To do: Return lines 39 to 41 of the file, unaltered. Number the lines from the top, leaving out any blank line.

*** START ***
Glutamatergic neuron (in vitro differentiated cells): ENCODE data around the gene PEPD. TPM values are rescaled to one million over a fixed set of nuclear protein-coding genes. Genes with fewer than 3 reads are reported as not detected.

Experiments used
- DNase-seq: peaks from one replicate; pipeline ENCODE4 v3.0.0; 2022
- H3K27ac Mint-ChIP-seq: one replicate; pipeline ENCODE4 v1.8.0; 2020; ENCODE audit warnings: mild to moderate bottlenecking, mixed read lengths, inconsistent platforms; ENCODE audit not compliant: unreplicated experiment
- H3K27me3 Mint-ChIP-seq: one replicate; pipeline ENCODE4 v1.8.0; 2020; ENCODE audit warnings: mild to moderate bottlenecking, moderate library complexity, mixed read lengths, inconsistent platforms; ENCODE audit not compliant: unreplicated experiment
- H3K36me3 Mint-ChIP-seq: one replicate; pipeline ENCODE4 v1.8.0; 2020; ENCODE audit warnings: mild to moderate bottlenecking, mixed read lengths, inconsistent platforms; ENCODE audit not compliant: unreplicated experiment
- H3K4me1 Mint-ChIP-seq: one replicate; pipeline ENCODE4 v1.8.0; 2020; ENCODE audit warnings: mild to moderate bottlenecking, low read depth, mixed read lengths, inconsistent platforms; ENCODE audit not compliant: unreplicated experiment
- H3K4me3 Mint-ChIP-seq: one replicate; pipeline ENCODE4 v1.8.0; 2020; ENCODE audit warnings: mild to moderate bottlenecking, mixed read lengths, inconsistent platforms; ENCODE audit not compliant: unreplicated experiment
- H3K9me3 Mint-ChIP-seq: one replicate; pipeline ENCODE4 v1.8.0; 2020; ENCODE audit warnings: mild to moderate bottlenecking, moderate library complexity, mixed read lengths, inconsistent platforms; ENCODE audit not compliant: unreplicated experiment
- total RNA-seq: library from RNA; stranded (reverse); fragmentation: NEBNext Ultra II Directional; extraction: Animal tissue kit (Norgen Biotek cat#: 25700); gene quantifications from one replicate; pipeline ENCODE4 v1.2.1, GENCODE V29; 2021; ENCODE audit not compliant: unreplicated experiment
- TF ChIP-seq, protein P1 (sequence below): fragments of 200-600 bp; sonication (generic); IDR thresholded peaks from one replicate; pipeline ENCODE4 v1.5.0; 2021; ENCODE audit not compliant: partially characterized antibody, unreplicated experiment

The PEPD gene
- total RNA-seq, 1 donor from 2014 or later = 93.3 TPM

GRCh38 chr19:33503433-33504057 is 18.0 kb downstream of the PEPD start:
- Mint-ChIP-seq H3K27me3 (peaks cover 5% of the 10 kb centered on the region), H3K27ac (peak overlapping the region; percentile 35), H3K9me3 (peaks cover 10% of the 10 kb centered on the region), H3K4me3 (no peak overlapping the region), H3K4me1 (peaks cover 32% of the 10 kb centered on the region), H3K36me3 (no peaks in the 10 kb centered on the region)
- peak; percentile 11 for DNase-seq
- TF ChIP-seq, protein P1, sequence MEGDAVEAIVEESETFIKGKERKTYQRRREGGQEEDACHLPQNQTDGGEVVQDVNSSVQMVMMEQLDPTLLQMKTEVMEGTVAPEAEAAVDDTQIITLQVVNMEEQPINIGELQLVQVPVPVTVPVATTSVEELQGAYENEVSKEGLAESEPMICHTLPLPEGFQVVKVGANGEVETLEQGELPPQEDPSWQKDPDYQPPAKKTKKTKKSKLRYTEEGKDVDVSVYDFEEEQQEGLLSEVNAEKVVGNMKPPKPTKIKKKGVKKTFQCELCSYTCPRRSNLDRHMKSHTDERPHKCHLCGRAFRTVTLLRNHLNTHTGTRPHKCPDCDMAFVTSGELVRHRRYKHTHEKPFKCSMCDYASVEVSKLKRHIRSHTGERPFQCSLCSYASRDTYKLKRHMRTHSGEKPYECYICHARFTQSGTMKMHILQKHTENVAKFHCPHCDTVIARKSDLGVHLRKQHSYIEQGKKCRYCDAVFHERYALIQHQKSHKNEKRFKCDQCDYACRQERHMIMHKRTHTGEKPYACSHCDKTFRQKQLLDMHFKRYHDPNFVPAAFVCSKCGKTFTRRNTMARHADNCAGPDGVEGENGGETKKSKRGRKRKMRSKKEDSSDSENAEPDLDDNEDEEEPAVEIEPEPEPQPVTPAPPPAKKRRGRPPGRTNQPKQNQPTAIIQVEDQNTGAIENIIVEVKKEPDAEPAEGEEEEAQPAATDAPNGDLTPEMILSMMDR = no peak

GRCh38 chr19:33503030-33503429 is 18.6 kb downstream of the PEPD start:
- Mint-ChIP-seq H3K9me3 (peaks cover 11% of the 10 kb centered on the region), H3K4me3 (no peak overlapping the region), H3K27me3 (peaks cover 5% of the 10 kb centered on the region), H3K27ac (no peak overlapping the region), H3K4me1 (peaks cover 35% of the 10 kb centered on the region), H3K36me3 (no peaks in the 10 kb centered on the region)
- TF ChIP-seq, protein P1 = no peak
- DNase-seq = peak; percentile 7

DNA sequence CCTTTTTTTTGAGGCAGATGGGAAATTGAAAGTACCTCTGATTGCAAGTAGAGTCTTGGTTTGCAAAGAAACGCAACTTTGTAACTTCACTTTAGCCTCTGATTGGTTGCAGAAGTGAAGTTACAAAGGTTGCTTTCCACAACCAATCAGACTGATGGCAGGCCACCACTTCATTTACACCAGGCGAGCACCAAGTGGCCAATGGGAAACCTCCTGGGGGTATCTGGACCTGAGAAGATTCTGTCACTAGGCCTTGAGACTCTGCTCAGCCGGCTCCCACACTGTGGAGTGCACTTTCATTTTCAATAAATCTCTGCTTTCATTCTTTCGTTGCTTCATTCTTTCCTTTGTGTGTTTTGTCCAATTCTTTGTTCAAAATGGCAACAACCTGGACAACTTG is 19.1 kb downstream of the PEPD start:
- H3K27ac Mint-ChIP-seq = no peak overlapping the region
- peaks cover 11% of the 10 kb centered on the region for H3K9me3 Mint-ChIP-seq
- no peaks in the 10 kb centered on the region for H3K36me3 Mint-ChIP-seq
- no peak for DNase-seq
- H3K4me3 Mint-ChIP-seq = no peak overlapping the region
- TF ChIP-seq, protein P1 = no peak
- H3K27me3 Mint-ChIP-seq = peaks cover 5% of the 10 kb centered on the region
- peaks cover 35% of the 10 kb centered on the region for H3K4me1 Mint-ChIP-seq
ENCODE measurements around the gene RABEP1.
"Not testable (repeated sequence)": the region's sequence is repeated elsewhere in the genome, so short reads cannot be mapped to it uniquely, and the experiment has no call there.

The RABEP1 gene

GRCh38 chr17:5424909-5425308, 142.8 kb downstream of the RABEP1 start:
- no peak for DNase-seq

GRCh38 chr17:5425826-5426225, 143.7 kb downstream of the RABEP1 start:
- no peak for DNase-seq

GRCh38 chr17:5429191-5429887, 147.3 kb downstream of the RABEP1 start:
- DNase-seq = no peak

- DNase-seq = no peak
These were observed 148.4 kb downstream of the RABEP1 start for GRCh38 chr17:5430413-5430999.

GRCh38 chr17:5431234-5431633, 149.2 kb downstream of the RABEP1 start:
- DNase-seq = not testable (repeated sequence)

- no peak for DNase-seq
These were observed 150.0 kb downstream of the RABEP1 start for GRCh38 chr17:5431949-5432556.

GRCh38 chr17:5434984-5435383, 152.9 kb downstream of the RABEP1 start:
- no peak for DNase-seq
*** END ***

- DNase-seq = no peak

- DNase-seq = no peak
These were observed 148.4 kb downstream of the RABEP1 start for GRCh38 chr17:5430413-5430999.